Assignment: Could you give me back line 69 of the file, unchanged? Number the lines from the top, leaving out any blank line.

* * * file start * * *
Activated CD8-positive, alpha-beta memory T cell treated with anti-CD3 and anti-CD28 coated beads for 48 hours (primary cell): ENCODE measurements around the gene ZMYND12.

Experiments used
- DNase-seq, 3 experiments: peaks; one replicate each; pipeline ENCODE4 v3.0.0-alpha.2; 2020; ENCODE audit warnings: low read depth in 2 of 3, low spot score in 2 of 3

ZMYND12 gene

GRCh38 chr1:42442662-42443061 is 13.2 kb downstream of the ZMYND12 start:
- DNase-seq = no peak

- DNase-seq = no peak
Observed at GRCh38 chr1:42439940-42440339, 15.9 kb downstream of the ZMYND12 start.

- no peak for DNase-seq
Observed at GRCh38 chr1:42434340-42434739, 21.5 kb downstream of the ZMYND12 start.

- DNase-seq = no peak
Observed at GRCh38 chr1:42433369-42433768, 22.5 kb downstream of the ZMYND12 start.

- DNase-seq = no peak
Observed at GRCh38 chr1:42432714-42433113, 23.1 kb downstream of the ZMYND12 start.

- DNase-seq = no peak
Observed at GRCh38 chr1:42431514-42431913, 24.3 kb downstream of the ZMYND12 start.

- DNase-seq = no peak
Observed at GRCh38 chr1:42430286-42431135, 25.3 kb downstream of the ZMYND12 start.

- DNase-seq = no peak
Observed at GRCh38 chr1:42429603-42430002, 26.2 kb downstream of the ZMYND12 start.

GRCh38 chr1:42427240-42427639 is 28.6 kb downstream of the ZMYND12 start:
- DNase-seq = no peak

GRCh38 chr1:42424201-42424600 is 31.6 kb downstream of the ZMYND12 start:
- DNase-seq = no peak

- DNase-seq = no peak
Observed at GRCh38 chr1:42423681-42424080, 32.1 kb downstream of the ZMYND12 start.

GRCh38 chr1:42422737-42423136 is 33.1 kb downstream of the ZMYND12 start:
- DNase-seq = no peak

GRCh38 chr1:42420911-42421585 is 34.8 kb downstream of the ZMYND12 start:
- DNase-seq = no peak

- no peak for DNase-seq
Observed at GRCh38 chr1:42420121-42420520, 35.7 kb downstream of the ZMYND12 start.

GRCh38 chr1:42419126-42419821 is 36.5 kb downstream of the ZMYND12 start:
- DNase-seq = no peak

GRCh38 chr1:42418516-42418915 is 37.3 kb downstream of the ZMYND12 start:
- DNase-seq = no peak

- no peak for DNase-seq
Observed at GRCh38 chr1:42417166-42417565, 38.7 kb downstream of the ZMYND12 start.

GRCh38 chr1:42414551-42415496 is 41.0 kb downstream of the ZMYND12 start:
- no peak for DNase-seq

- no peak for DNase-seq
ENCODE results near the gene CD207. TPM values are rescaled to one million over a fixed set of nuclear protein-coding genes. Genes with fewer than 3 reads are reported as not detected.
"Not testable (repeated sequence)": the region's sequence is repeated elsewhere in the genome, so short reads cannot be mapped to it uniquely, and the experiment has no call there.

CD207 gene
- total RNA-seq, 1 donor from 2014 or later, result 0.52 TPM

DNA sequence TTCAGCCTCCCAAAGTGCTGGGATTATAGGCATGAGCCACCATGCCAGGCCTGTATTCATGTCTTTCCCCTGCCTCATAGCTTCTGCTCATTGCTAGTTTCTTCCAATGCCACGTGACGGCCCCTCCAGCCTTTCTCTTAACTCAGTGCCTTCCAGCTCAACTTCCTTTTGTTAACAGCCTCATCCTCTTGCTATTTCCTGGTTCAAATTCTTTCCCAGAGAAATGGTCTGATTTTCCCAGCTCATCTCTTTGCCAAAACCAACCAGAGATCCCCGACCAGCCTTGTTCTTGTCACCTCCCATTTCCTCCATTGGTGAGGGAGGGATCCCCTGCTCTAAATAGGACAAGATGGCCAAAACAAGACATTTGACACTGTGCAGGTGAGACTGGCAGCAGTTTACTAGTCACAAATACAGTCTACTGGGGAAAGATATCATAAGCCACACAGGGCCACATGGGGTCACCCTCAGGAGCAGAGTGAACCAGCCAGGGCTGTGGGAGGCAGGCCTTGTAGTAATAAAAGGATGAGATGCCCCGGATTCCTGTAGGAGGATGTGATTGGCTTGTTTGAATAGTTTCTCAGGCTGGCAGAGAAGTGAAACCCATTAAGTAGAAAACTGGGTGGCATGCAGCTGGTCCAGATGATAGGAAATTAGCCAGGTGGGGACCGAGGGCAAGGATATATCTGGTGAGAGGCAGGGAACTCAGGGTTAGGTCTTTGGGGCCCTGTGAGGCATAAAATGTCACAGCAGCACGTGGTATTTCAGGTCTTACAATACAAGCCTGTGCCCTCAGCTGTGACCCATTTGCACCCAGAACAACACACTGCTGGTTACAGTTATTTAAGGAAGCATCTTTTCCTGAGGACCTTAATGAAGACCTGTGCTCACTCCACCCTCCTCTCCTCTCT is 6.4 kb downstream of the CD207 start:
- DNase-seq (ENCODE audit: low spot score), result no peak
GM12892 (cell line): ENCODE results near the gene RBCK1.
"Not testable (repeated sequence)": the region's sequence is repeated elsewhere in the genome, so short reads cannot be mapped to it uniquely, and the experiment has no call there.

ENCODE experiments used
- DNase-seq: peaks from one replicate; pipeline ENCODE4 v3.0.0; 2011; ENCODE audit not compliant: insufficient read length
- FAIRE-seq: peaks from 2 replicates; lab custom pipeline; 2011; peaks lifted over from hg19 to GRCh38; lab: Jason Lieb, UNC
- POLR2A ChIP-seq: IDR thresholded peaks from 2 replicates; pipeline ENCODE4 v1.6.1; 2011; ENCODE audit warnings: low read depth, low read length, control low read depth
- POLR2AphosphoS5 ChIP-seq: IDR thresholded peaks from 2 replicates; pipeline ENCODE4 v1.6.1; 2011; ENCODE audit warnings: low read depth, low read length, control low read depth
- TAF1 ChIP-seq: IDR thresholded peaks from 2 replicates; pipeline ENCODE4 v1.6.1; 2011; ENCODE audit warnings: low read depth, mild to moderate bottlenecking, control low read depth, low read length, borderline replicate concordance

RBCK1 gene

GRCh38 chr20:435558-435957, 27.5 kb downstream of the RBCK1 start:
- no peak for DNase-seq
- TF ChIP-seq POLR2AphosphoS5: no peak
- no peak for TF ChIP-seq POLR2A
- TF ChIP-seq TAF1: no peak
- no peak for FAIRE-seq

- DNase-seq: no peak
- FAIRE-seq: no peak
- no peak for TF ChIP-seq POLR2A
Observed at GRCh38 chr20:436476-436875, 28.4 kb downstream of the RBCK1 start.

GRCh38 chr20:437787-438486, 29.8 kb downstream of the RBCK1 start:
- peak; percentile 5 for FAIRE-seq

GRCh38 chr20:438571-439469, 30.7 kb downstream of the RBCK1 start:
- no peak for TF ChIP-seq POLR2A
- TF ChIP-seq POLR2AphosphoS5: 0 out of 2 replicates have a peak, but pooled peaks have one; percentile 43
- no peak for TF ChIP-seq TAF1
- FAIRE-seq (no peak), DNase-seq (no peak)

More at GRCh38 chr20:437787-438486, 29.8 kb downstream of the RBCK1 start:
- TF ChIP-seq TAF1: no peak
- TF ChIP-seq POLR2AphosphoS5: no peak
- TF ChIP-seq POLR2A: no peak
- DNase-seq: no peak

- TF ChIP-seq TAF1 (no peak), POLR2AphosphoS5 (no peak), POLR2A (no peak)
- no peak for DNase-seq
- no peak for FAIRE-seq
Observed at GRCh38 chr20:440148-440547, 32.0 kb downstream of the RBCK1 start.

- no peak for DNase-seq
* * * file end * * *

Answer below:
GRCh38 chr20:438571-439469, 30.7 kb downstream of the RBCK1 start: